The immune system is the one in charge to protect the body against viral bacteria and invading microorganisms. It protects the body through a series of steps called the immune response. So, basically, the immune system attacks any organisms and substances that can possibly harm the human body.
An immune system is composed of a series of network cells, organs, and tissues that work together to protect the body. One of the most important cells involved is the white blood cells, or what doctors call the leukocytes.
The leukocytes are found in many locations of the body. These locations include the spleen, thymus, and bone marrow. For this reason, they are called lymphoid organs. Inside the body, there are clumps of lymphoid tissue or what they call as the lymph nodes. It primarily houses the leukocytes in the body.
Leukocytes circulate between the nodes and organs through blood vessels and lymphatic vessels. This way, the immune system works in an organized manner to check if the body has bacteria and substances that might cause problems.
The main components of the immune system are the tonsils, thymus, lymphatic system, bone marrow, spleen, and white blood cells.
The thymus or thymus gland can only fully developed in children and it will turn into a fat tissue from adolescence onwards. You can locate the thymus gland behind the breast bone but slightly above the heart. Particular defense cells like T lymphocytes or T cells for short are situated on the thymus gland. These T cells are responsible for coordinating the innate and adaptive immune system.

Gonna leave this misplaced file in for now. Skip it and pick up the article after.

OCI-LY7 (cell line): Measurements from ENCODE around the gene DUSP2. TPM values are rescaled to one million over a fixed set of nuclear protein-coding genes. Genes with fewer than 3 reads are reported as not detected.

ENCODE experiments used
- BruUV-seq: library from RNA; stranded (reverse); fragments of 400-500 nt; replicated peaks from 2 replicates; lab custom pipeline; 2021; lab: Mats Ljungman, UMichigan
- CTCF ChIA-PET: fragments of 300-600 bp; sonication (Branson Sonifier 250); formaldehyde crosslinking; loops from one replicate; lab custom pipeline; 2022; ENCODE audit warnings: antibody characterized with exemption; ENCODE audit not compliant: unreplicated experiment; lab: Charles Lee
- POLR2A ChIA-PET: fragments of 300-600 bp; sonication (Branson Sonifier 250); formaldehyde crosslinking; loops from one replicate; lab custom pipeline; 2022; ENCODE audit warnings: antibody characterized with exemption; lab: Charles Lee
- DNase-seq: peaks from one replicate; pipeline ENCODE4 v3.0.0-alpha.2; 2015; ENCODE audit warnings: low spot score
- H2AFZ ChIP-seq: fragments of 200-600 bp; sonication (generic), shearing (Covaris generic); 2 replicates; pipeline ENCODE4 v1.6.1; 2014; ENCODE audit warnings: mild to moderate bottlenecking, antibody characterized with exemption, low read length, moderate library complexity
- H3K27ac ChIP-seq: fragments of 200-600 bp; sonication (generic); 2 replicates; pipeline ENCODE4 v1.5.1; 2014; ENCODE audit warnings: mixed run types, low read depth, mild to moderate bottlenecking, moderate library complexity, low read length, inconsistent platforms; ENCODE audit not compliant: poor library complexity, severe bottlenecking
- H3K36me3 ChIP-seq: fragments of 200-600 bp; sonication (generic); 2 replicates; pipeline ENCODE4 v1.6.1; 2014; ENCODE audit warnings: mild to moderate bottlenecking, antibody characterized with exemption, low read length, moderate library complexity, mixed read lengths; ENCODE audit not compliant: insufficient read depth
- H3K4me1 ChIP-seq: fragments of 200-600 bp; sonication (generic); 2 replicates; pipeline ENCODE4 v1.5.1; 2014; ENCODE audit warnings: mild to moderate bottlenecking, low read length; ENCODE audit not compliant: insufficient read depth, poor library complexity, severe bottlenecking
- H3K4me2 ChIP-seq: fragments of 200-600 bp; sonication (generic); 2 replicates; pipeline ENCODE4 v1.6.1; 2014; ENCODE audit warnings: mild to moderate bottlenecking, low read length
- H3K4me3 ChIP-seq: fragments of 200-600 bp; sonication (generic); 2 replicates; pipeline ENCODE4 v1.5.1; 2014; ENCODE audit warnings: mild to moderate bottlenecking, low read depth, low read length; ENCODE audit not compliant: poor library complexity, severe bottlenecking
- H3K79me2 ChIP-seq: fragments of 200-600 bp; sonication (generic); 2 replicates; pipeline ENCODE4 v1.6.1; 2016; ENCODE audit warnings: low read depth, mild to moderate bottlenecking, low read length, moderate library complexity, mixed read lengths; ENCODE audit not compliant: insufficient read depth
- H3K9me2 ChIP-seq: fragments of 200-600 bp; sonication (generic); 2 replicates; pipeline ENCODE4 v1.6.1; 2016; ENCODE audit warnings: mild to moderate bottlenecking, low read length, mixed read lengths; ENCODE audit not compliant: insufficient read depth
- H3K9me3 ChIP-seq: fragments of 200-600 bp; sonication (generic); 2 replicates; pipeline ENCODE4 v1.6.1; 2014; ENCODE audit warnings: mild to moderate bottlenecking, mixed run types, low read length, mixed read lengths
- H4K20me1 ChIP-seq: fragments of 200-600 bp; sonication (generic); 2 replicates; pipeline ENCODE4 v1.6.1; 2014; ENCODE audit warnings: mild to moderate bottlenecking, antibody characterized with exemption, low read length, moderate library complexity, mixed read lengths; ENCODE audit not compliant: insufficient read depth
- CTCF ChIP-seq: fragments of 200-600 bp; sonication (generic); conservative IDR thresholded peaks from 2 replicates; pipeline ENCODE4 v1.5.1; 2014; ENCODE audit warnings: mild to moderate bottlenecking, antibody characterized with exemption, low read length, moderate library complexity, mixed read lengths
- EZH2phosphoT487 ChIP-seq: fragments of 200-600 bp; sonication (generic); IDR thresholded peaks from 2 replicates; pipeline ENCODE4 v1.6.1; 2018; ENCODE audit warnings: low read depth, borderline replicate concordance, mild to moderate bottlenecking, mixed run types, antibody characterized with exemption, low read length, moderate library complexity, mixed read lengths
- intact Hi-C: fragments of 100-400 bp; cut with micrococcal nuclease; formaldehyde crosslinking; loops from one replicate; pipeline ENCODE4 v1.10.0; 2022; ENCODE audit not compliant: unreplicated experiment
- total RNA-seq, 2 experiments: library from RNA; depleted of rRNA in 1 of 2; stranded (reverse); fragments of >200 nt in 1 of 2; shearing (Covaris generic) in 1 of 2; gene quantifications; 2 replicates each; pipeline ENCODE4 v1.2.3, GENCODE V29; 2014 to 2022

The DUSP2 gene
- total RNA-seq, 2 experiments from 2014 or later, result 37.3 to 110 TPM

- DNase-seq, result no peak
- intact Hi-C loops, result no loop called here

The letter “T” in T lymphocytes or T cells stands for thymus, where they can be located and the place where they mature inside the body. The T cells constantly move through the body to watch the surfaces of all the cells for changes. For these types of cells to do their job, they learned while in the thymus which structures are non-self and self in the cell surface.
When T lymphocytes come in contact with a non-self body, these cells turn into T effector cells that regulate various defense reactions. In addition to that, these cells also produce T killer cells, which helps fight a pathogen. There are also T helper cells, another kind of effector cells that helps other immune cells in doing their job.
The tonsils or palatine tonsils are located at the pharynx or at the rear of the throat. It’s a pair of soft tissue similar to lymph nodes, covered by pink mucosa (like on the adjacent mouth lining). In line with the mucosa are pits for each tonsil. These pits are called crypts.
These soft tissues or the tonsils are part of the lymphatic system, which helps the body fight infections. It may look large in children, but the size of the tonsils tend to get smaller when the person becomes an adult. Though tonsils seem useless, they are still quite helpful to the human body.
One of the primary functions of palatine tonsils is that they prevent foreign objects from slipping into the lungs when a person is eating. They also produce antibodies and white blood cells, which enables them to filter bacteria and viruses.
The lymphatic system is built up of lymph nodes. These nodes are tiny, kidney-shaped organs discovered throughout our lives. The human body has up to 600 lymph nodes. They produce lymph fluid from the lymph system, which is packed with lymphocytes.
These lymphocytes are like white blood cells which help the body fight bacteria and viruses. Lymph layers serve as filters to clean the lymphatic fluid. It functions by activating the white blood cells to kill the attackers.
One of the primary components of the immune system is the bone marrow. The bone marrow is a soft tissue that can be found in the long bones of the fingers, ankles, vertebrae and pelvic bones. It’s a gelatinous tissue the fills the medullary cavities or the centers of bones. There are two different types of bone marrow. The red bone marrow which is known as myeloid tissue, and the yellow bone marrow or the fatty tissue.